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Why Do Some Cases of BPD Seem To Not Involve Parents?

When you say that the cause of Borderline Personality Disorder for some people doesn’t “seem” to be their parents, you are correct. It only does not seem to be.

The primary reasons for this are denial and ignorance. The children are in denial because they have a powerful emotional aversion to seeing their parents in any way that makes them emotionally uncomfortable, and they wouldn’t know what they’re seeing anyway without some sort of reference. Also, most therapists and psychologists do not seem to be insightful enough to both look through the denials of their clients, and then work to help their clients see the true nature of that relationship and redefine it.

So what happens is that the children speak of their parents in reverent, affectionate terms, and paint a picture of them as only loving and caring, and the therapist incompetently takes this at face value. The therapist then goes on to write a book about how many of her patients with Borderline Personality Disorder have had wonderful upbringings, so Borderline Personality Disorder must have multiple causes, and similar bullshit.

The therapist does not have the insight to understand that it is impossible that the parents were emotionally healthy, and therefore completely reject her client’s assertions from the very start - on the basis that the client is both in denial and ignorant (couldn’t recognize the types of abuse we’re talking about even if they wanted) - and then do the work to dig deeper below the surface to truly analyze the subtleties of the client’s relationship with his or her parents, and then help her client see this for himself or herself, and redefine those relationships.

Now pay attention to what I’m going to say here and give some real thought to it: In the vast majority of cases, the cause of Borderline Personality Disorder does not involve dramatic, obvious abuse. Instead, in by far the greatest majority of cases, the cause involves subtle abuse. So subtle that the words to properly convey this subtlety are failing me.

By the way, the children are not lying to the therapist. They truly do remember and view their parents as the model of what good parenting is. But they simply don’t know anything else. They have no healthy point of reference. During childhood, your family bubble is the entire universe for you, and whatever realities exist within that bubble, you don’t simply perceive them as your family’s way of doing things. No, that comes later, but by the time you begin to question certain aspects of your family realities, the damage is already done; certain perceptions are already cemented into place. For a long time, the realities inside your family bubble define not just the realities of your life, but reality in general for you - that is, the broader reality of the nature of the entire world around you.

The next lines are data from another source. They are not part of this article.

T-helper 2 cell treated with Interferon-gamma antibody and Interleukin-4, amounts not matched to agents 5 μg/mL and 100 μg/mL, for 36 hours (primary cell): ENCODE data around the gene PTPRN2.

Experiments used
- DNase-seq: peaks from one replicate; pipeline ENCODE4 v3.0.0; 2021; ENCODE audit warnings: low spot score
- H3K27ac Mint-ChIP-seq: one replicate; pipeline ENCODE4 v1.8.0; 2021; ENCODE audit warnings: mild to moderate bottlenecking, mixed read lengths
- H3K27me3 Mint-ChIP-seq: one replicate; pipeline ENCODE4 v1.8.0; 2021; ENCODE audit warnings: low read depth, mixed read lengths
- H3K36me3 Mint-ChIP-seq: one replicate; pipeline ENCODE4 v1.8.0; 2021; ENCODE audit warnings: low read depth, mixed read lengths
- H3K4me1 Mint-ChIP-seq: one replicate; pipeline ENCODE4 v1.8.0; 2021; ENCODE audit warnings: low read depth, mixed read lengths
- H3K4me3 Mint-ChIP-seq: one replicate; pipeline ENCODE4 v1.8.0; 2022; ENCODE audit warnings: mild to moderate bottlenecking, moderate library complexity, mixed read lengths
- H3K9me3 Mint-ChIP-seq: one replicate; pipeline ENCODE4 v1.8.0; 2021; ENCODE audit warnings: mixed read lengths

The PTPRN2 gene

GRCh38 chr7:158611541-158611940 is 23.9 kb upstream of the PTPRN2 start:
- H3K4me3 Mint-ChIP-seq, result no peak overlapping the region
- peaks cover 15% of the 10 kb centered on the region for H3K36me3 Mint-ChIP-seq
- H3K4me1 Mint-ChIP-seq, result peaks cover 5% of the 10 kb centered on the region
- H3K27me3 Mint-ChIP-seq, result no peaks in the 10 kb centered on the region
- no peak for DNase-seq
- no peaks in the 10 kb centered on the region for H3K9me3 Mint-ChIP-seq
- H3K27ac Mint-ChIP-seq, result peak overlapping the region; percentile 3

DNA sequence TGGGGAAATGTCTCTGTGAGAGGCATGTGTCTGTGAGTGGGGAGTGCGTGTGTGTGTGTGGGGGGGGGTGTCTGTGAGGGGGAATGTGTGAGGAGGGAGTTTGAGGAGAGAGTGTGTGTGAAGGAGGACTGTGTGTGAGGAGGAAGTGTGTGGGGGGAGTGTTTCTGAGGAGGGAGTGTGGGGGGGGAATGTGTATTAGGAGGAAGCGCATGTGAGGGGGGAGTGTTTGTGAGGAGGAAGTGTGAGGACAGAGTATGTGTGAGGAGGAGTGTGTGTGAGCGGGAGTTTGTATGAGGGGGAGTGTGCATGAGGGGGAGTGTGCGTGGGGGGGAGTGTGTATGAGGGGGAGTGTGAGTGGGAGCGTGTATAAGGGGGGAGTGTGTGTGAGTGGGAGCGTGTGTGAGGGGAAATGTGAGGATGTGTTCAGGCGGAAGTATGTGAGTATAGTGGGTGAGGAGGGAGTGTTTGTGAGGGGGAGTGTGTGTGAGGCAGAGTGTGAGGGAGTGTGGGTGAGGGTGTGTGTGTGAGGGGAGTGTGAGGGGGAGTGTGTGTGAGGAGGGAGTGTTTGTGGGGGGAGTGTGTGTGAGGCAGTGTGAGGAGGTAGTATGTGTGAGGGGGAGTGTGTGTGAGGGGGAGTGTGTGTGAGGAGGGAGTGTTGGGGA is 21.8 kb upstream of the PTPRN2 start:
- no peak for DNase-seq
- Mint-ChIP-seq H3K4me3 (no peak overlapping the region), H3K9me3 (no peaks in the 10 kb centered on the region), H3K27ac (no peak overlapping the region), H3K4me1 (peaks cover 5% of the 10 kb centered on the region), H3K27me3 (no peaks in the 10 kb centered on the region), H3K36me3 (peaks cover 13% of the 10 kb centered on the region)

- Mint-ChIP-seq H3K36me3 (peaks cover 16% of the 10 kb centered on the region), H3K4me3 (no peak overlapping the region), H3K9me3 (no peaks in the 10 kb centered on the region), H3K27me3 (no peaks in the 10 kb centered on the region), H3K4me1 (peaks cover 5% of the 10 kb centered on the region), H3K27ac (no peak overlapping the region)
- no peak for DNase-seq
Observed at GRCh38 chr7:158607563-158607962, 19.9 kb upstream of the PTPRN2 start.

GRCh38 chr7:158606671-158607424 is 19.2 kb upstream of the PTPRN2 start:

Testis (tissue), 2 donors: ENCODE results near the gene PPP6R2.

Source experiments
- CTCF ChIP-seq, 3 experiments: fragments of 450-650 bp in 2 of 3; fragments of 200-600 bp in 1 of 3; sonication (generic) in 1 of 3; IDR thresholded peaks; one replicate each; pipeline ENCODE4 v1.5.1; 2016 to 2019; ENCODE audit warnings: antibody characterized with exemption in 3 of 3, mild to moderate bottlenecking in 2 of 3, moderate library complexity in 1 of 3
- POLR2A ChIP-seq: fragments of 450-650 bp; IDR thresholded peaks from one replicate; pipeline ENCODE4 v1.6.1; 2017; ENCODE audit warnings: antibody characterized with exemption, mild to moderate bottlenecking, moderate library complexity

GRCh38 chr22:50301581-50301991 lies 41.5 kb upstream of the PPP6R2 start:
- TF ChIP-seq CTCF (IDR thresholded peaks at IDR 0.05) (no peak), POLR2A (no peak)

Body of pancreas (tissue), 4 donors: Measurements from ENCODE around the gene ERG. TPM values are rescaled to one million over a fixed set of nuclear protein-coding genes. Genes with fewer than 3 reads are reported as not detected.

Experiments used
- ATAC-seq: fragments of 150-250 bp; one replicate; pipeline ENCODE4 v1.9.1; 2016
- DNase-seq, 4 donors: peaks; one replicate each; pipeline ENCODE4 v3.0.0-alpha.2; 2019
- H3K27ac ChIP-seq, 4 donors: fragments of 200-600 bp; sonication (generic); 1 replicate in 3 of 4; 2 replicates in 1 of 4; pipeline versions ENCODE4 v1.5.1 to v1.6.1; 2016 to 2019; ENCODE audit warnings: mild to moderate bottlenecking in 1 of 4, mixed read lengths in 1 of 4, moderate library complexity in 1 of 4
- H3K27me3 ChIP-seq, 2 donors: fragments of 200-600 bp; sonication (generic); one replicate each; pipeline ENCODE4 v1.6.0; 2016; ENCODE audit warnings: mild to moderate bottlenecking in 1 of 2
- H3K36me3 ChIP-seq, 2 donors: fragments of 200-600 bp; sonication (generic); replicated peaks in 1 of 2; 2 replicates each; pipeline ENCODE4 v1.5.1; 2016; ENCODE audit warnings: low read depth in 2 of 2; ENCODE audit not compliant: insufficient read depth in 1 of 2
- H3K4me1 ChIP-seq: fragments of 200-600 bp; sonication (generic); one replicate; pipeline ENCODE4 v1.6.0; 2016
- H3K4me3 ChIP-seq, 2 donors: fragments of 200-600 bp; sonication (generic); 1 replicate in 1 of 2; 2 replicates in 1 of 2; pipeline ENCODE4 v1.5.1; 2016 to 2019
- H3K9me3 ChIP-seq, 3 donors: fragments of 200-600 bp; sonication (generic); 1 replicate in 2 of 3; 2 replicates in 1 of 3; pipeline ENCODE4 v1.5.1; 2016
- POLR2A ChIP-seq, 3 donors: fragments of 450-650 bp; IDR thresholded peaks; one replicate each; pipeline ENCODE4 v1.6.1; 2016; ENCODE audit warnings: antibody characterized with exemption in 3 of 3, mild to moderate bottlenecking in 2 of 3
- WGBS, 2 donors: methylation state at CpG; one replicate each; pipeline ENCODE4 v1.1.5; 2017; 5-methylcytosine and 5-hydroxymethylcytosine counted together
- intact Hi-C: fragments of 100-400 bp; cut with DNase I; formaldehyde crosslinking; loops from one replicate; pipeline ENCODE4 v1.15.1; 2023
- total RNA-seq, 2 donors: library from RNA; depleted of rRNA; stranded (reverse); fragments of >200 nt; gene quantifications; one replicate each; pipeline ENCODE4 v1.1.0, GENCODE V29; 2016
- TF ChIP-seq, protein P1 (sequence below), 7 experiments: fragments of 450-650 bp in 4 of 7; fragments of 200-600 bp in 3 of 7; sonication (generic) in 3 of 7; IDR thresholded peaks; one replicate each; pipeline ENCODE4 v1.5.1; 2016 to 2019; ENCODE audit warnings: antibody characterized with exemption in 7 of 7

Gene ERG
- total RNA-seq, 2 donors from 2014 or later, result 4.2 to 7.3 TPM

For readers who are only now joining me, let me explain that I myself had Borderline Personality Disorder, unaware, until I was at least 35 years old. Over the course of roughly seven years, I managed to authentically rid myself of the disorder once and for all. During that process, I myself had to escape my own denial and ignorance in this particular aspect of the disorder. That is to say, I also viewed my parents as being wonderful parents, and if somebody had told me that my parents were unhealthy and abusive, I would have rejected this thought outright. It would have made me extremely angry to hear such ‘ridiculous’ things from people who couldn’t possibly know what it was like to be raised by my parents.

Now, on the other side of recovery, not only has my entire view of my parents changed (I can clearly see the myriad of ways I was mistreated and abused, which I was completely blind to for over thirty years) but I am also now the person trying to help others escape the same denial and ignorance. It’s a massive hurdle, for sure. But it is a hurdle that must be overcome if a person is to have any hope to be rid of Borderline Personality Disorder for real.

Back to the fact that we are dealing with things of an infinitesimally subtle nature. What is the true cause of Borderline Personality Disorder? In other words, what is the thing that parents do that causes their children to develop Borderline Personality Disorder in the first place?

Get a pen and paper and jot this down:

It is their unhealthy attitudes.